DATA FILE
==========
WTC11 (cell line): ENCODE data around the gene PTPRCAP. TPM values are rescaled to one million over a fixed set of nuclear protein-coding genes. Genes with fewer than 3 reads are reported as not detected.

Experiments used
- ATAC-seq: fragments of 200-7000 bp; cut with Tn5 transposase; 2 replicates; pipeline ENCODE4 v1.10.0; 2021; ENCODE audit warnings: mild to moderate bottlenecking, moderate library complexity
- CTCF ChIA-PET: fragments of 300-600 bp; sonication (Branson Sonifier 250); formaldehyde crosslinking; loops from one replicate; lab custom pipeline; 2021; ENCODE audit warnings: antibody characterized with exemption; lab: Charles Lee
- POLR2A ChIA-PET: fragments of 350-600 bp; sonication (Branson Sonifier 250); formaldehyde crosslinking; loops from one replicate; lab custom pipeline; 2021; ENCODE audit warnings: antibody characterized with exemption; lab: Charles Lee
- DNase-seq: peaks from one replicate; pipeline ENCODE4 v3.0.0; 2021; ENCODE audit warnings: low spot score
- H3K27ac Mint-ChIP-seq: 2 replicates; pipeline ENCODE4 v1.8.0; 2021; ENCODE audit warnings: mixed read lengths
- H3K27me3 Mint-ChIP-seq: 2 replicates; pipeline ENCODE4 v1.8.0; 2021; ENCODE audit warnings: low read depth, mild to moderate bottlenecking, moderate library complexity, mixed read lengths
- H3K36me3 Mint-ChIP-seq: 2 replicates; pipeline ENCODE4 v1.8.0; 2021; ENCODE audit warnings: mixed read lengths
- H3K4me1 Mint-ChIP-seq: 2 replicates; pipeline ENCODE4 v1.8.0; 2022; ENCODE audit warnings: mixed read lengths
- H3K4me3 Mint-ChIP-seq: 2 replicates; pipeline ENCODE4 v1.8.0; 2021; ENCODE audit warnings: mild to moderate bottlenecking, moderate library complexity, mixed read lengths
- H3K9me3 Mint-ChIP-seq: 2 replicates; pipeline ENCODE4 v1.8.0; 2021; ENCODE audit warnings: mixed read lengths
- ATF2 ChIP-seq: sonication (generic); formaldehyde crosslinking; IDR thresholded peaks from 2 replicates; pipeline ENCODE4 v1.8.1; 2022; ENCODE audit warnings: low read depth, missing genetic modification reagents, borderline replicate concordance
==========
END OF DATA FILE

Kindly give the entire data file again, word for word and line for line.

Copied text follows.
WTC11 (cell line): ENCODE data around the gene PTPRCAP. TPM values are rescaled to one million over a fixed set of nuclear protein-coding genes. Genes with fewer than 3 reads are reported as not detected.

Experiments used
- ATAC-seq: fragments of 200-7000 bp; cut with Tn5 transposase; 2 replicates; pipeline ENCODE4 v1.10.0; 2021; ENCODE audit warnings: mild to moderate bottlenecking, moderate library complexity
- CTCF ChIA-PET: fragments of 300-600 bp; sonication (Branson Sonifier 250); formaldehyde crosslinking; loops from one replicate; lab custom pipeline; 2021; ENCODE audit warnings: antibody characterized with exemption; lab: Charles Lee
- POLR2A ChIA-PET: fragments of 350-600 bp; sonication (Branson Sonifier 250); formaldehyde crosslinking; loops from one replicate; lab custom pipeline; 2021; ENCODE audit warnings: antibody characterized with exemption; lab: Charles Lee
- DNase-seq: peaks from one replicate; pipeline ENCODE4 v3.0.0; 2021; ENCODE audit warnings: low spot score
- H3K27ac Mint-ChIP-seq: 2 replicates; pipeline ENCODE4 v1.8.0; 2021; ENCODE audit warnings: mixed read lengths
- H3K27me3 Mint-ChIP-seq: 2 replicates; pipeline ENCODE4 v1.8.0; 2021; ENCODE audit warnings: low read depth, mild to moderate bottlenecking, moderate library complexity, mixed read lengths
- H3K36me3 Mint-ChIP-seq: 2 replicates; pipeline ENCODE4 v1.8.0; 2021; ENCODE audit warnings: mixed read lengths
- H3K4me1 Mint-ChIP-seq: 2 replicates; pipeline ENCODE4 v1.8.0; 2022; ENCODE audit warnings: mixed read lengths
- H3K4me3 Mint-ChIP-seq: 2 replicates; pipeline ENCODE4 v1.8.0; 2021; ENCODE audit warnings: mild to moderate bottlenecking, moderate library complexity, mixed read lengths
- H3K9me3 Mint-ChIP-seq: 2 replicates; pipeline ENCODE4 v1.8.0; 2021; ENCODE audit warnings: mixed read lengths
- ATF2 ChIP-seq: sonication (generic); formaldehyde crosslinking; IDR thresholded peaks from 2 replicates; pipeline ENCODE4 v1.8.1; 2022; ENCODE audit warnings: low read depth, missing genetic modification reagents, borderline replicate concordance